Bellmead resident Ruby Barber was born in Guys, Tenn., to sharecroppers who never signed a birth certificate, and now the 92-year-old is struggling to prove her citizenship so she can vote in the upcoming gubernatorial election.

“I’m sure (my birth) was never reported because I was born in a farmhouse with a coal oil lamp,” Barber said. “Didn’t have a doctor, just a neighbor woman come in and deliver me.”

Barber visited the Texas Department of Public Safety office last week to request an election identification certificate, but was refused one because she doesn’t have a birth certificate.

The state’s voter identification law, enacted in June 2013, requires all voters to show one of six forms of valid photo ID in order for their ballot to be counted.

The U.S. Department of Justice has joined other parties in a federal lawsuit asking the court to overturn the voter ID law, saying the law would affect minority voters disproportionately.

Voters who don’t have a valid ID, such as a driver’s license or Texas concealed handgun license, may apply for an election identification certificate — or EIC — to vote.

Those applying for an EIC must show a birth certificate or naturalization papers to prove their citizenship. Even the Texas identification card, which qualifies as valid photo ID to vote, requires her to provide a birth certificate and marriage license because her name changed when she married.

Barber has outlived all of her documents.

Barber’s marriage license burned in a house fire in 1992 and she let her driver’s license expire four years ago.

When applying for her election certificate, Barber took her Medicare card, Social Security card and expired driver’s license to the DPS office. But officials wouldn’t issue her an election card without the birth certificate.

Barber could purchase a birth certificate online through the Tennessee Health Department’s website for $15 plus a processing fee, but said she doesn’t have anyone to help her.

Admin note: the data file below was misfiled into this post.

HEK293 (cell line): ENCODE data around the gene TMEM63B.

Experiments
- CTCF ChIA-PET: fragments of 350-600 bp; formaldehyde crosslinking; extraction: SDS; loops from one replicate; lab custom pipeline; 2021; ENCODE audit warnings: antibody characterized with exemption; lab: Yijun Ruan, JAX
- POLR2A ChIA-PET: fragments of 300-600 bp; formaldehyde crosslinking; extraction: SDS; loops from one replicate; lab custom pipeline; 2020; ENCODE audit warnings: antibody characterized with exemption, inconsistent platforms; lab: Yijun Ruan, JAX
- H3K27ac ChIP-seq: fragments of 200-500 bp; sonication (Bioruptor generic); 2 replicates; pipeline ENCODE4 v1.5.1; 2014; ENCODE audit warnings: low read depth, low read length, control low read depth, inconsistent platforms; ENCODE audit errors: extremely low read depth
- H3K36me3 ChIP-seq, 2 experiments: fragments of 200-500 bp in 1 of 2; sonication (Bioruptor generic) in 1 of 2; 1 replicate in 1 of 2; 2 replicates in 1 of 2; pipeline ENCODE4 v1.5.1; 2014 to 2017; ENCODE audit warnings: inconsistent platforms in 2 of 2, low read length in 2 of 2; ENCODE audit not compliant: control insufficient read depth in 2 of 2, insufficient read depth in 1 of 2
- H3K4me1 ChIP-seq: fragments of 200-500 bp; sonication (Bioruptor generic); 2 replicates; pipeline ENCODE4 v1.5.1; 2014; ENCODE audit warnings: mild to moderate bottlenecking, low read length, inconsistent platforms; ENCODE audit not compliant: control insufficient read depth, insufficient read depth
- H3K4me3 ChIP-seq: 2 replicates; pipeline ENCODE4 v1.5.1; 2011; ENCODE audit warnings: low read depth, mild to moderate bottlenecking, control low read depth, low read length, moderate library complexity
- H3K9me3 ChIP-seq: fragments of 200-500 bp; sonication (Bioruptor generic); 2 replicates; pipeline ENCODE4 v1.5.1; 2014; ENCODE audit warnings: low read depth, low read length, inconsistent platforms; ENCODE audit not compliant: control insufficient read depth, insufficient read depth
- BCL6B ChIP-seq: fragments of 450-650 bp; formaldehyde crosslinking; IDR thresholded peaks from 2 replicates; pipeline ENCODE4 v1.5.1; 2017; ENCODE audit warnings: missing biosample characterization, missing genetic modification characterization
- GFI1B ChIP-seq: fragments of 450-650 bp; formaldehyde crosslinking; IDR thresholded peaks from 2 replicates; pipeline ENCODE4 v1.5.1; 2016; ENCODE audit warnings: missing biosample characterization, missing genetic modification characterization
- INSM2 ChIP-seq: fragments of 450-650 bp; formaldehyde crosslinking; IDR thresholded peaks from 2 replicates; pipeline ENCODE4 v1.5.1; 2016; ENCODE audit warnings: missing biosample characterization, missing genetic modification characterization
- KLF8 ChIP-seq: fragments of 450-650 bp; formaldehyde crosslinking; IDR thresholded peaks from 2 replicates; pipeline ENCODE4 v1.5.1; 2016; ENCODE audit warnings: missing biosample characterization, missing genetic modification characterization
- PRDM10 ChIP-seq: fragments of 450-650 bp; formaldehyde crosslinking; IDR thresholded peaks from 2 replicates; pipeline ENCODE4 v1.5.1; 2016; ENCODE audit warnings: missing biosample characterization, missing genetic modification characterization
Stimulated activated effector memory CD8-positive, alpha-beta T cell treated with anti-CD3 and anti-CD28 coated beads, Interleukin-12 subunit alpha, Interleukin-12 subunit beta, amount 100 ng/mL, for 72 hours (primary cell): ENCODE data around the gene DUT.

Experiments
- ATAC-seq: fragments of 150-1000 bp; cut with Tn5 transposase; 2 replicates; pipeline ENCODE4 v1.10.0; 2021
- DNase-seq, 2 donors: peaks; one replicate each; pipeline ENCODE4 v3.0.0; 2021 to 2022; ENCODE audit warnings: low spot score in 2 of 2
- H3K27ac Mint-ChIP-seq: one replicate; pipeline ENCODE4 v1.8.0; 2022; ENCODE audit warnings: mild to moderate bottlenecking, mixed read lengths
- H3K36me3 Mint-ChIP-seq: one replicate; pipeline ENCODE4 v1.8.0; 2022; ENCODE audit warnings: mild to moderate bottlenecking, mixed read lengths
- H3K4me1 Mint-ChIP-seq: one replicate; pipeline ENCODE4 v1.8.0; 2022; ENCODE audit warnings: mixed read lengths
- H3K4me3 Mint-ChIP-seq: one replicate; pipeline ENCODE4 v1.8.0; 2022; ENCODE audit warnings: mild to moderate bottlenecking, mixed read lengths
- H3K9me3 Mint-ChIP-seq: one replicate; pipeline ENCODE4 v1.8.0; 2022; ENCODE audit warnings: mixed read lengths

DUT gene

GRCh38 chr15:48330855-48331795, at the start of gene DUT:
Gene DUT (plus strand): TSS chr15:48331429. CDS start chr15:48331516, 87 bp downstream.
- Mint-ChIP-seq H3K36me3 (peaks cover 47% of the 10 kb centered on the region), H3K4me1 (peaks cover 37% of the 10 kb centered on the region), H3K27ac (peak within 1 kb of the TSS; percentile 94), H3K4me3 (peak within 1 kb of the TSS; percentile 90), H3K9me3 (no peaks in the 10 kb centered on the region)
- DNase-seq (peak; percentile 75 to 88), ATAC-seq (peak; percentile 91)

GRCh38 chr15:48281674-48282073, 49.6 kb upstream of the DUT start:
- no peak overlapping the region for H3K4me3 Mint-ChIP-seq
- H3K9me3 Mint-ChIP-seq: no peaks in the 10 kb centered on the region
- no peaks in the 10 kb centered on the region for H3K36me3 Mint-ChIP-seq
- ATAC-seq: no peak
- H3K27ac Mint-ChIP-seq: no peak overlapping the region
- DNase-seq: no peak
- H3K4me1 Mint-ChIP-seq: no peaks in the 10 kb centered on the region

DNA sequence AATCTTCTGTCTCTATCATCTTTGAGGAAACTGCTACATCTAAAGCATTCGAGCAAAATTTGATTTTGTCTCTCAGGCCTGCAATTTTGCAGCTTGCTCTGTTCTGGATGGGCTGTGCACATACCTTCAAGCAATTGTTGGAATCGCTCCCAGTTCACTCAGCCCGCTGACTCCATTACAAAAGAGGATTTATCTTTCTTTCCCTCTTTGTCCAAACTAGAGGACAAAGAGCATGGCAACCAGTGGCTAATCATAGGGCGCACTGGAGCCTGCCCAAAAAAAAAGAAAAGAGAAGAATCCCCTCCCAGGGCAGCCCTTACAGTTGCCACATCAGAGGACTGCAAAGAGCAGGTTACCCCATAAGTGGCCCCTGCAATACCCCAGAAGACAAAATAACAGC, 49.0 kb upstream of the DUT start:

“I don’t understand why all of the sudden you have to have a birth certificate,” Barber said.

McLennan County elections administrator Kathy Van Wolfe said no one will be denied a vote, but if they don’t have a photo ID, they will be required to return within six days of voting with a valid ID or the ballot isn’t counted.

Department of Public Safety spokesman Tom Vinger said a situation like Barber’s does not happen often, but the department has been in contact with Barber and is working to resolve her unusual circumstances.

The DPS has issued 263 EICs since June 2013.

Barber wants the election certificate in order to vote for the next governor of Texas and for the next president.

“I want to see a Democrat win,” she said. “My daddy was a Democrat to the end of his life . . . and he said, ‘Don’t none of you kids ever vote for a Republican.’ And I never have.”

Barber said she voted for the first time in 1944, when President Franklin D. Roosevelt ran for his fourth term, beating Republican candidate Thomas E. Dewey.

Barber said she hasn’t missed a presidential election since.

Her eyes filled with tears when she talked about voting in the upcoming election.

“I’ve voted all my life, and not to be able to vote — it just breaks my heart,” Barber said.